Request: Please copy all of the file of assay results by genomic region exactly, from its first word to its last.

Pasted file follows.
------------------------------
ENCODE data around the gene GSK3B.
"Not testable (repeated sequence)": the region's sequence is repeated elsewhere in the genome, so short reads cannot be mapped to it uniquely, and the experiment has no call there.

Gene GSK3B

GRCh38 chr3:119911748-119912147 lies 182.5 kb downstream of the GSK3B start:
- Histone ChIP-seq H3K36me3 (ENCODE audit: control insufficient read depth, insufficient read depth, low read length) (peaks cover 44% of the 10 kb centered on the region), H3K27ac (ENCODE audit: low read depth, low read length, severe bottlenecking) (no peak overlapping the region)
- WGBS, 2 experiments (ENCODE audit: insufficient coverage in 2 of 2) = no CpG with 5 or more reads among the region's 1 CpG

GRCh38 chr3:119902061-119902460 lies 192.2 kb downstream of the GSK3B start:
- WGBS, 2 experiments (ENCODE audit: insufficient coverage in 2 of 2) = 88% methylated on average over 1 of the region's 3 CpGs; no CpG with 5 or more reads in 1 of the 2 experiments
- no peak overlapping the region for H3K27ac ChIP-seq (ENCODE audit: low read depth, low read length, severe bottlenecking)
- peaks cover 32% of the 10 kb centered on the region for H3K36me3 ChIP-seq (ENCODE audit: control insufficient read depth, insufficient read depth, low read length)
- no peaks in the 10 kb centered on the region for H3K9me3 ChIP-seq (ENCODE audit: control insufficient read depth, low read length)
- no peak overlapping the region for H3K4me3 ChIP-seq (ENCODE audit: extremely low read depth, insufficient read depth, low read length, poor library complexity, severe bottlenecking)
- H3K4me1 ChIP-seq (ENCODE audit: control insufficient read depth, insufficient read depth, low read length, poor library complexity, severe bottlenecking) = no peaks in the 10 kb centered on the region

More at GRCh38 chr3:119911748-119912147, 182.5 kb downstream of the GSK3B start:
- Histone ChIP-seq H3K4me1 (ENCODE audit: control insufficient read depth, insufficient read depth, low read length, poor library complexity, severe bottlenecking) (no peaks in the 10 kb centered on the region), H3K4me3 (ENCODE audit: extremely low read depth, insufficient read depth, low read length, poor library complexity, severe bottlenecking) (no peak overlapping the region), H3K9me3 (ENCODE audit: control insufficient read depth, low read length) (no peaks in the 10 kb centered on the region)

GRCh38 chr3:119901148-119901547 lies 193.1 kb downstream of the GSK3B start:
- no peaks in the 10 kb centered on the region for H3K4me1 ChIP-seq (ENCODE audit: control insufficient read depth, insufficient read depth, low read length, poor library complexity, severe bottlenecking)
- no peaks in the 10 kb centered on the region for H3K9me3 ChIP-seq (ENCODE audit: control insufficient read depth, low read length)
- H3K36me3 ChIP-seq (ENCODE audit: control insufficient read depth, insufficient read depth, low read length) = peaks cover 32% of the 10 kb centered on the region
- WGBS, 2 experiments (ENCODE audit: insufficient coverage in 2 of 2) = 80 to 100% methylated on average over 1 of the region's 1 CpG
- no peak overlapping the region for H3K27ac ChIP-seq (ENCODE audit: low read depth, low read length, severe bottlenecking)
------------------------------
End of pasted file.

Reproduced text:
ENCODE data around the gene GSK3B.
"Not testable (repeated sequence)": the region's sequence is repeated elsewhere in the genome, so short reads cannot be mapped to it uniquely, and the experiment has no call there.

Gene GSK3B

GRCh38 chr3:119911748-119912147 lies 182.5 kb downstream of the GSK3B start:
- Histone ChIP-seq H3K36me3 (ENCODE audit: control insufficient read depth, insufficient read depth, low read length) (peaks cover 44% of the 10 kb centered on the region), H3K27ac (ENCODE audit: low read depth, low read length, severe bottlenecking) (no peak overlapping the region)
- WGBS, 2 experiments (ENCODE audit: insufficient coverage in 2 of 2) = no CpG with 5 or more reads among the region's 1 CpG

GRCh38 chr3:119902061-119902460 lies 192.2 kb downstream of the GSK3B start:
- WGBS, 2 experiments (ENCODE audit: insufficient coverage in 2 of 2) = 88% methylated on average over 1 of the region's 3 CpGs; no CpG with 5 or more reads in 1 of the 2 experiments
- no peak overlapping the region for H3K27ac ChIP-seq (ENCODE audit: low read depth, low read length, severe bottlenecking)
- peaks cover 32% of the 10 kb centered on the region for H3K36me3 ChIP-seq (ENCODE audit: control insufficient read depth, insufficient read depth, low read length)
- no peaks in the 10 kb centered on the region for H3K9me3 ChIP-seq (ENCODE audit: control insufficient read depth, low read length)
- no peak overlapping the region for H3K4me3 ChIP-seq (ENCODE audit: extremely low read depth, insufficient read depth, low read length, poor library complexity, severe bottlenecking)
- H3K4me1 ChIP-seq (ENCODE audit: control insufficient read depth, insufficient read depth, low read length, poor library complexity, severe bottlenecking) = no peaks in the 10 kb centered on the region

More at GRCh38 chr3:119911748-119912147, 182.5 kb downstream of the GSK3B start:
- Histone ChIP-seq H3K4me1 (ENCODE audit: control insufficient read depth, insufficient read depth, low read length, poor library complexity, severe bottlenecking) (no peaks in the 10 kb centered on the region), H3K4me3 (ENCODE audit: extremely low read depth, insufficient read depth, low read length, poor library complexity, severe bottlenecking) (no peak overlapping the region), H3K9me3 (ENCODE audit: control insufficient read depth, low read length) (no peaks in the 10 kb centered on the region)

GRCh38 chr3:119901148-119901547 lies 193.1 kb downstream of the GSK3B start:
- no peaks in the 10 kb centered on the region for H3K4me1 ChIP-seq (ENCODE audit: control insufficient read depth, insufficient read depth, low read length, poor library complexity, severe bottlenecking)
- no peaks in the 10 kb centered on the region for H3K9me3 ChIP-seq (ENCODE audit: control insufficient read depth, low read length)
- H3K36me3 ChIP-seq (ENCODE audit: control insufficient read depth, insufficient read depth, low read length) = peaks cover 32% of the 10 kb centered on the region
- WGBS, 2 experiments (ENCODE audit: insufficient coverage in 2 of 2) = 80 to 100% methylated on average over 1 of the region's 1 CpG
- no peak overlapping the region for H3K27ac ChIP-seq (ENCODE audit: low read depth, low read length, severe bottlenecking)